*HippysThemes* Shared Themes by Hippy & Friends...(HUGS INN !!!)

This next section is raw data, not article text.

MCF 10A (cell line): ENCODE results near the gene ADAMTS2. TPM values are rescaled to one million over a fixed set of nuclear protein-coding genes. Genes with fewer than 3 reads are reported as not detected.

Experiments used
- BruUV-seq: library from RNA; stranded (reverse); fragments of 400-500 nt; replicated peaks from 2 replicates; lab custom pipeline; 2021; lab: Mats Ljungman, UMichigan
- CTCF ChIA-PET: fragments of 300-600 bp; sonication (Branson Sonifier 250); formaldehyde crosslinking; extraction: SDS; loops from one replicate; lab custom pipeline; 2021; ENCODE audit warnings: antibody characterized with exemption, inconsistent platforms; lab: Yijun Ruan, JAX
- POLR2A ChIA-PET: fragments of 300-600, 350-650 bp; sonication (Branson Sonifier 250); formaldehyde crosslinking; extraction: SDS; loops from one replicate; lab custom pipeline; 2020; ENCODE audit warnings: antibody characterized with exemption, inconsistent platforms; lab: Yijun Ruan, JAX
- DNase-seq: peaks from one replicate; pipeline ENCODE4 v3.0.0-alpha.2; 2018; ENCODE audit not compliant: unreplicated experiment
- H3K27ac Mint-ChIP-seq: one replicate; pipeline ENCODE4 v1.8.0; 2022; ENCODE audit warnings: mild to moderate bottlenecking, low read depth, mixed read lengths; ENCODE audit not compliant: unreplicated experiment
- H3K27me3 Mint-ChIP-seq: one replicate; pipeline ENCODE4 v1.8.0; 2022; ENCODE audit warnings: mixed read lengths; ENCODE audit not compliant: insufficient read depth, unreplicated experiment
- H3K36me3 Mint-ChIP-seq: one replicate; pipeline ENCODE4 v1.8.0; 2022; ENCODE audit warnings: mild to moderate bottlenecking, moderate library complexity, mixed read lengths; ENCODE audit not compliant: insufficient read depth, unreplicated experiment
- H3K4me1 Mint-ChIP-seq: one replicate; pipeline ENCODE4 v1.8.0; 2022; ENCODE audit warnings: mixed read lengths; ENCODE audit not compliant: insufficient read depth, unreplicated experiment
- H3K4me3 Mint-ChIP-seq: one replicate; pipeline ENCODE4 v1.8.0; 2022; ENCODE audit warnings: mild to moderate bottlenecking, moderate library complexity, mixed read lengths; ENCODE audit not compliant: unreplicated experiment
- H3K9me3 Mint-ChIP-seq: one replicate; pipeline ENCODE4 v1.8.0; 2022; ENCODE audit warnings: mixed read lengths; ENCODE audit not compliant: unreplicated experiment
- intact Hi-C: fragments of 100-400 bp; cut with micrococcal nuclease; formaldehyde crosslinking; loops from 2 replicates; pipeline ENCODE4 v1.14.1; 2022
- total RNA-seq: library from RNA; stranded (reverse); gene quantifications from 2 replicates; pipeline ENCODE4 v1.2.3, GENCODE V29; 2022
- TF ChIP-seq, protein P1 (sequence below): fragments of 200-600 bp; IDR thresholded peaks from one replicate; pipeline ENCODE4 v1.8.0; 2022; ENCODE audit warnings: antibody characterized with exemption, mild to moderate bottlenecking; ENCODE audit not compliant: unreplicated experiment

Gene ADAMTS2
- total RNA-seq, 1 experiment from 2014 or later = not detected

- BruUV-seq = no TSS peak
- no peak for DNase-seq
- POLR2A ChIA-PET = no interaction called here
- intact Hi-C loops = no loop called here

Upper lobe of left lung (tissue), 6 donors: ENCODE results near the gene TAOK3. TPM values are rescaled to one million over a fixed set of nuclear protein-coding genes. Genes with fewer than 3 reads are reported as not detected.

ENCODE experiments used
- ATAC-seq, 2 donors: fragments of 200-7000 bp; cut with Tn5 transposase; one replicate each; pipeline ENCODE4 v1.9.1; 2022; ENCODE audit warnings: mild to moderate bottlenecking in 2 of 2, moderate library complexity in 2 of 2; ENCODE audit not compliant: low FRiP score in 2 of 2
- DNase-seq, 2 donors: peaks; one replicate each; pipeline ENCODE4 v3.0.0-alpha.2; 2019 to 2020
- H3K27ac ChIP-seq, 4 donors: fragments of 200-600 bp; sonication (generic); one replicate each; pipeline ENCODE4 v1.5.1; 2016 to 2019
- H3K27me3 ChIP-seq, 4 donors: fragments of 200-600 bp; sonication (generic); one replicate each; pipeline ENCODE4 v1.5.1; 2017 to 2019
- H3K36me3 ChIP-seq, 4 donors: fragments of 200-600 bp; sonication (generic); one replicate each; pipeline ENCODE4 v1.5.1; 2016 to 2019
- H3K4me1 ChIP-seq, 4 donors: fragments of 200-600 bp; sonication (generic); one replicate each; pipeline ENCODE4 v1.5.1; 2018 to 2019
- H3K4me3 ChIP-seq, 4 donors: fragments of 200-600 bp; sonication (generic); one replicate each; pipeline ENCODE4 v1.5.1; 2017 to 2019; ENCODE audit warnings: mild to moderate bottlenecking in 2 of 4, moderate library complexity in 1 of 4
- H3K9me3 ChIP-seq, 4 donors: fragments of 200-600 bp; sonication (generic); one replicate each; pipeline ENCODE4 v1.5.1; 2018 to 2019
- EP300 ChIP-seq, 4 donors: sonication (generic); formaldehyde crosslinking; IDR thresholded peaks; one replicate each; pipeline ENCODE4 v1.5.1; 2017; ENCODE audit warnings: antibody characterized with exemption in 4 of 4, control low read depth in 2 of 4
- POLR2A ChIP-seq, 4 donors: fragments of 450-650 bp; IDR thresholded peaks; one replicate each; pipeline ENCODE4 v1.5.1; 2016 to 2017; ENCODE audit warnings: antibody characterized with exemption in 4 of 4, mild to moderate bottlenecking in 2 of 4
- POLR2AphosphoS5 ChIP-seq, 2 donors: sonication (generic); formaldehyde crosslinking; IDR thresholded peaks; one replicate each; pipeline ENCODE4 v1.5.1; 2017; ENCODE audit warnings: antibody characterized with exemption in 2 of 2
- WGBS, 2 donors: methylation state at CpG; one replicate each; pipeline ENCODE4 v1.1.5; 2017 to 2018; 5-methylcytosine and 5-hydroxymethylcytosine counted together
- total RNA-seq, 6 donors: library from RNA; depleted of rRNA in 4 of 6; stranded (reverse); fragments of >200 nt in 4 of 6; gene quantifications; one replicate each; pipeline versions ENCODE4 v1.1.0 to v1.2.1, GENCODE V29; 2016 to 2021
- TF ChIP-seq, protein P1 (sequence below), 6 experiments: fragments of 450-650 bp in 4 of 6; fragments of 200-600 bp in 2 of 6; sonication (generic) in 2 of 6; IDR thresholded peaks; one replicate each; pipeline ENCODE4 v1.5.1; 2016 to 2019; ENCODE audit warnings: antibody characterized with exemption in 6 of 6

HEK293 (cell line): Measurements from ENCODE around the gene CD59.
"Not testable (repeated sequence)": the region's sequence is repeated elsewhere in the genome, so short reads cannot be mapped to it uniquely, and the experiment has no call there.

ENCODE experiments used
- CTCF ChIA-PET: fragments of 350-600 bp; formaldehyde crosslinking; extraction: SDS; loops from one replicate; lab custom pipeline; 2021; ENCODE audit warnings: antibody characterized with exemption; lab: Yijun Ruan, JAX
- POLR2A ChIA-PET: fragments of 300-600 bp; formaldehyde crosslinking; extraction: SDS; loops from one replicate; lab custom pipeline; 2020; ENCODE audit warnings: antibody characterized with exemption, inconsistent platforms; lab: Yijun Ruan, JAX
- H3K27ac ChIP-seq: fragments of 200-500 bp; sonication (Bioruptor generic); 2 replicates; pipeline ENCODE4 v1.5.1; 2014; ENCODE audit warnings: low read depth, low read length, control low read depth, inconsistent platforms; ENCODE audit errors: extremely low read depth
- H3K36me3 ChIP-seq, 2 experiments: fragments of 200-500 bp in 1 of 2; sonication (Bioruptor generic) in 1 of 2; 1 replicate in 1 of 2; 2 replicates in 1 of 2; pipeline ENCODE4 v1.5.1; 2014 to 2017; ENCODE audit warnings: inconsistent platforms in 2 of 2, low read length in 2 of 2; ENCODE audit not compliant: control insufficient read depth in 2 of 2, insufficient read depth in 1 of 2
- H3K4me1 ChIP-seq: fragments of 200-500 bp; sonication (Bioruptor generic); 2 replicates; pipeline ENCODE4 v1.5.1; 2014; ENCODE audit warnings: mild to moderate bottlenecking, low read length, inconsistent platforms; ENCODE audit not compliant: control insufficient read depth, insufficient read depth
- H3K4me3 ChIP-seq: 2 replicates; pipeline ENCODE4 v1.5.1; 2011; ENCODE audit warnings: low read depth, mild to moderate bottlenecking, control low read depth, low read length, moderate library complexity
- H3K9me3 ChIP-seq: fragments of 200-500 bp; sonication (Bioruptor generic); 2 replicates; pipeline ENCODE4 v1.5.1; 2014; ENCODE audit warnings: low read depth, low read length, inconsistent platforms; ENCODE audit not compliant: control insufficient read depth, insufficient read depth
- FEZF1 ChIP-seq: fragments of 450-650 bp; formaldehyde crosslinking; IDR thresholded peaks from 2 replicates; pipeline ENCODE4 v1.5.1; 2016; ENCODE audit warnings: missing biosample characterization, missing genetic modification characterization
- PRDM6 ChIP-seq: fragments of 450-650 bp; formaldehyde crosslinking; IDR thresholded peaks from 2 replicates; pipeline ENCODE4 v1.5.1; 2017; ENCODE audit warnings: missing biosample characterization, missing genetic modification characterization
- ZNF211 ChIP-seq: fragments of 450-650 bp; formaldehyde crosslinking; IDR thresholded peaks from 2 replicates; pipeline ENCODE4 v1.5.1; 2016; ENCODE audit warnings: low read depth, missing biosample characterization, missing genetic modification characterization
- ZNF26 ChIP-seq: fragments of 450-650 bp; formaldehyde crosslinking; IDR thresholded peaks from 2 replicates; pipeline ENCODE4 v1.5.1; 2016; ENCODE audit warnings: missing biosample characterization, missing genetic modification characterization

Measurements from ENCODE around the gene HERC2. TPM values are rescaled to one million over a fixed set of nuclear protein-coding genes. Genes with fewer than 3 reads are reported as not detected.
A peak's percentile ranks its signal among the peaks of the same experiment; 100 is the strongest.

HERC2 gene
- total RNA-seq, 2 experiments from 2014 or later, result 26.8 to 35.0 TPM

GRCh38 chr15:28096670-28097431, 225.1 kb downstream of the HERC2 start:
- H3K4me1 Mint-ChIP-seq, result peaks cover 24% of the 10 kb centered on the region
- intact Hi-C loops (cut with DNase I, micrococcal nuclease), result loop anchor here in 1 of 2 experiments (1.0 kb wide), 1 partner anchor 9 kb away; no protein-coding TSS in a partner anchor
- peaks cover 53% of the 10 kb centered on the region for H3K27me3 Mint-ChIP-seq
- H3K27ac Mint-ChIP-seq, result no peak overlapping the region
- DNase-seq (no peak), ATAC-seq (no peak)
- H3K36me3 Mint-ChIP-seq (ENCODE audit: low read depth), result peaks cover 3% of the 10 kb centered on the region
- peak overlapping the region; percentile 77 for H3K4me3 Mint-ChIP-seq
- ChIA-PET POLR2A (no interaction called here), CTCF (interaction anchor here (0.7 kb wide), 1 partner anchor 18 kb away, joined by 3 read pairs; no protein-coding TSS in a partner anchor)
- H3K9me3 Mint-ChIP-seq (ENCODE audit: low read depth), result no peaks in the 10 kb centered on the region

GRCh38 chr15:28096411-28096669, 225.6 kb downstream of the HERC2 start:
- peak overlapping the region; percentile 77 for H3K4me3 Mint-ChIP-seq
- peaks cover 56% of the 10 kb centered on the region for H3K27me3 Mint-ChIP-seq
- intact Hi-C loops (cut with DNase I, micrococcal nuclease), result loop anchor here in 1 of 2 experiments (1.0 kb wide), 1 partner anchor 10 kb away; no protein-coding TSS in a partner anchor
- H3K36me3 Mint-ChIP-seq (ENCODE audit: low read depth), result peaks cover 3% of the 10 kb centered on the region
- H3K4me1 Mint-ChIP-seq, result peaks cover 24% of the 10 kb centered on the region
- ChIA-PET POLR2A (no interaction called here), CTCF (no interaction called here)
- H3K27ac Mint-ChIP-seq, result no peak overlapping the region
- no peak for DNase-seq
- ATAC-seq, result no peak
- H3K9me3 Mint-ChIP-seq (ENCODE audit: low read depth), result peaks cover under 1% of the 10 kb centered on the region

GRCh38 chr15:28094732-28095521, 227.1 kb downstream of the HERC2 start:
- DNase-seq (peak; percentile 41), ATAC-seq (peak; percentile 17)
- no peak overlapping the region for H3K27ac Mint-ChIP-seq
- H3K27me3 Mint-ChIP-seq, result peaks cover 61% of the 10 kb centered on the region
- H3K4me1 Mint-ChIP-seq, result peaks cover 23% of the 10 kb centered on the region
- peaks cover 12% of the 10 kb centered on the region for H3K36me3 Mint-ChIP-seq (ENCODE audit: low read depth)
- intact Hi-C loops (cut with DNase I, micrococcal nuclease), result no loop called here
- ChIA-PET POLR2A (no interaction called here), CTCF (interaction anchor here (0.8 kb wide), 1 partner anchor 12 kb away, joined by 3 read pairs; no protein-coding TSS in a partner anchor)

Everyday lovely day in my gardening realm,but today serendipity and the universe graced me.Since today dawned warm and clear finally I headed off to work the last thing I grabbed leaving the house was my camera thinking I might happen apon a stray blossom to show you. As I straghtened up I noticed what "at a distance"appeared to be a cluster of dead leaves caught in the branchs of a small Hemlock I was standing about 4 ft from.Thinking I would pluck it out .I was mid step when I realized it had eyes!!!!!!I paused thinking is that a kitten ,then took another step and was breathless ! It was akin to being transported through a portal and was allowed a rare glimpse of all I hold near and dear lol.Every so slowly I puled out my camera and whispered I just wanted proof of my tale.ever so slowly I danced around the little tree clicking away thinking to myself just one good shot please! After I was satisfied I maybe hopefully succeeded in getting a good pic I eased away.Sometimes the most wonderful things are right there in front of you watching you just need to stop and look to see them.......Eastern Screech-Owl Our smallest breeding owl, the Eastern Screech-Owl (Otus asio), is scarcely larger than a Blue Jay and is named for two distinctive calls that carry great distances in still night air. One call is a high-pitched descending whinny that would fit right into the soundtrack of a Hollywood horror flick; the other is a constant warbling tone that can be reproduced, albeit indelicately, by tilting back your head and whistling with just the right amount of saliva on your tongue. Experienced birders carry a tape of this call or learn to imitate it because it seems irresistible to songbirds that come to investigate. Screech-Owls live in coniferous woods and occur in two color phases; in the Piedmont and mountains they tend to have rusty plumage, while eastern birds are most often gray. Their yellow eyes and ear tufts make them look like miniature versions of the Great Horned Owl. Native Northwest coast Kwagulth people believed that owls represented both a deceased person and their newly-released soul. The Kwakiutl Indians were convinced that Owls were the souls of people and should therefore not be harmed, for when an Owl was killed the person to whom the soul belonged would also die. To the Mojave Indians of Arizona, one would become an Owl after death, this being and interim stage before becoming a water beetle, and ultimately pure air. Among the Sioux, Hin-Han the owl guards the entrance to the Milky Way over which the souls of the dead must pass to reach the spirit land.